I had no idea that the placenta would be contaminated with gluten if you consumed it at all during your pregnancy. That really is news worth spreading around! And I’m sorry that it meant that the encapsulation didn’t work out for you.

      I’ve been fascinated by the counterindications for encapsulation (besides certain blood disorders, of course). Kelsie gave me a card explaining that if I came down with the flu, mastitis, or a cold (which I did this week…ugh), I should stop taking the pills until I’m better since they are known to exacerbate the symptoms of those illnesses. I’d love to know WHY!

  3. Leandra

    So glad you wrote this 6 week follow-up. I am super-impressed with the tasks you took on so early! I remember still wearing the HUGE pad and ice pack at four days… Excited to try it with #3!!

  4. Rachel

    Wow, so interesting. Thank you for sharing your experience! I almost did it this ’round, and then decided not to in the end. I’m glad it has worked well for you, and glad you shared.

  5. KQ

    How interesting, thanks for sharing your experience. I am curious as to when it would NOT be recommended to consume your placenta capsules.

    • BirthingBeautifulIdeas

      I’ve heard that it is not recommended if a woman develops an intrauterine infection during or right after labor, and if encapsulation does not begin within the first few days after birth. It is also suggested that you stop taking them during mastits, the flu, a cold, etc. But someone more knowledgeable about encapsulation could speak better to this!

  6. Kelsie Meyers
    Kelsie Meyers03-05-2012

    Kristen is right on. You do not want to take your capsules of you have intrauterine infection during labor. This would be determined by having a fever during labor. Your placenta cannot be encapsulated if this happens. Also, as Kristen noted you do not take capsules when you are sick. Taking the capsules at this time can increase your symptoms, especially if there is infection present.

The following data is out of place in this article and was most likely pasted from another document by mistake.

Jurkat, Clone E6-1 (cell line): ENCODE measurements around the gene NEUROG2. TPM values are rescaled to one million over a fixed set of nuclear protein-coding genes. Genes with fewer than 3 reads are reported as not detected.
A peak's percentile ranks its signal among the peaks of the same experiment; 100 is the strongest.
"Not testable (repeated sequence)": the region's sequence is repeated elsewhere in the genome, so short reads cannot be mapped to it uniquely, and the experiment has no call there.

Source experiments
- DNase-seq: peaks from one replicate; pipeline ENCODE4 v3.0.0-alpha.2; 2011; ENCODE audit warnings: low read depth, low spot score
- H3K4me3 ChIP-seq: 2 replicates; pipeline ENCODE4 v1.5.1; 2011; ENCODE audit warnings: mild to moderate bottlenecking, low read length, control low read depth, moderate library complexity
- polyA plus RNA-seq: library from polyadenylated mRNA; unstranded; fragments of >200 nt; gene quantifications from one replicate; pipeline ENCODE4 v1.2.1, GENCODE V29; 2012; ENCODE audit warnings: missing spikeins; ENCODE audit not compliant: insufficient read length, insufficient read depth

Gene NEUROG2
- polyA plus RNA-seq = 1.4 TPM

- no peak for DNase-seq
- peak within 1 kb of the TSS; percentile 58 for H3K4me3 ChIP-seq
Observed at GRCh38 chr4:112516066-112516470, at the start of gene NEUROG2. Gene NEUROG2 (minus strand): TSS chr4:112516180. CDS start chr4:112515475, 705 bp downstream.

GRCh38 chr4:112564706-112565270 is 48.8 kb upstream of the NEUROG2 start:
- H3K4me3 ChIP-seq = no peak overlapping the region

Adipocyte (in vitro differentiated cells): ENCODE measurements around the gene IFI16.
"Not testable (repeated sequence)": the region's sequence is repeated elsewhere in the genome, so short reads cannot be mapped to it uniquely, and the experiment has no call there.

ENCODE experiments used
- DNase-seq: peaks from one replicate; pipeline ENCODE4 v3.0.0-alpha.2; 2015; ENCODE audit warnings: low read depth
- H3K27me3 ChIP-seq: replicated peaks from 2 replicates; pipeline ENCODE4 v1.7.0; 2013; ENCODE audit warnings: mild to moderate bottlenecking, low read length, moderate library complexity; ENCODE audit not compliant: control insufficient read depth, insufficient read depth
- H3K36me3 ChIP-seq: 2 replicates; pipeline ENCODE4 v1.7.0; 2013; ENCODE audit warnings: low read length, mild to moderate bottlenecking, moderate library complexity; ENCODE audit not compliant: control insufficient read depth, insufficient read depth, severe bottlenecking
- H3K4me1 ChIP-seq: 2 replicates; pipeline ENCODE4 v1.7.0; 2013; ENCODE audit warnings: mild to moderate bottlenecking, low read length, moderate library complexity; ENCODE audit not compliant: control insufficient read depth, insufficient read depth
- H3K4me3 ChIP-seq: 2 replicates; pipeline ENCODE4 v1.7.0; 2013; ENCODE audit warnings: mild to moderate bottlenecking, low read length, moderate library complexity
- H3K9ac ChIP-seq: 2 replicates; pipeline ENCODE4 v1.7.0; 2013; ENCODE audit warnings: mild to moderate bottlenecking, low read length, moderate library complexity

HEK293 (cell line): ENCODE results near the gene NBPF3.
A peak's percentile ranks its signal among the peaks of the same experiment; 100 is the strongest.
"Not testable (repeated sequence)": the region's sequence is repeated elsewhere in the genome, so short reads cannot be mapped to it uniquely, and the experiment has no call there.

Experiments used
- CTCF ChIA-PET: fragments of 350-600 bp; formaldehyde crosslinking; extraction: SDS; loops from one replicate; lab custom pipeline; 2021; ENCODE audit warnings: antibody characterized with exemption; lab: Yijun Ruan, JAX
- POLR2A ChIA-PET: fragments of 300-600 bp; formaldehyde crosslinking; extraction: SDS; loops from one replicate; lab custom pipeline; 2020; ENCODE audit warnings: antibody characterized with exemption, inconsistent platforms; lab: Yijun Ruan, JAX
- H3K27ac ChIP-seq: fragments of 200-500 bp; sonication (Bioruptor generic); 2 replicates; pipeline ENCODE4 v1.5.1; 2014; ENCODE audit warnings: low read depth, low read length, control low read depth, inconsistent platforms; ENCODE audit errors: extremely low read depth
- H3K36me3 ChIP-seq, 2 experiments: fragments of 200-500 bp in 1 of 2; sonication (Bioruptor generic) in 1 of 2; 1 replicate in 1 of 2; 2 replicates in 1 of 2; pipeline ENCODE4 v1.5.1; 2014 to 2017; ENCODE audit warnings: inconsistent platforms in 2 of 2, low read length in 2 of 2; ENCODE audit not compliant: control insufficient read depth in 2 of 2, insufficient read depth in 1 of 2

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    The Placenta Blog » Blog Archive » Placenta, Rainbows and Unicorns03-08-2012

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  9. Molly

    This is pretty much how I felt too—alert, energetic, happy, and alive. I wasn’t sure how much to attribute to the placenta pills and how much to attribute to the my intense relief at having a LIVING BABY again though. I joked about being, “placenta powered,” because I felt like I could zoom all around taking care of everything! The only side effect I experienced was bad headaches as I was weaning off the pills. Had oversupply like always, so no observations about whether or not it contributed to milk supply.
    Molly´s last blog post ..2012 blog year in review

  10. Midwife International
    Midwife International08-27-2013

    If ingesting ones placenta is so taboo, then why does every other mammal partakes in this act? Contrary to cultural acceptance the placenta contains many vital minerals and hormones essential to balance the mother after birth.
    Brenda Ojala, founder of Placenta Works shares her inspiring decision to take the step toward holistic health, help and happiness that came from within.
    See how placenta encapsulation can be an incredible benefit to ones midwifery education and maternal healthcare plan of action.

    Get inspiration from within!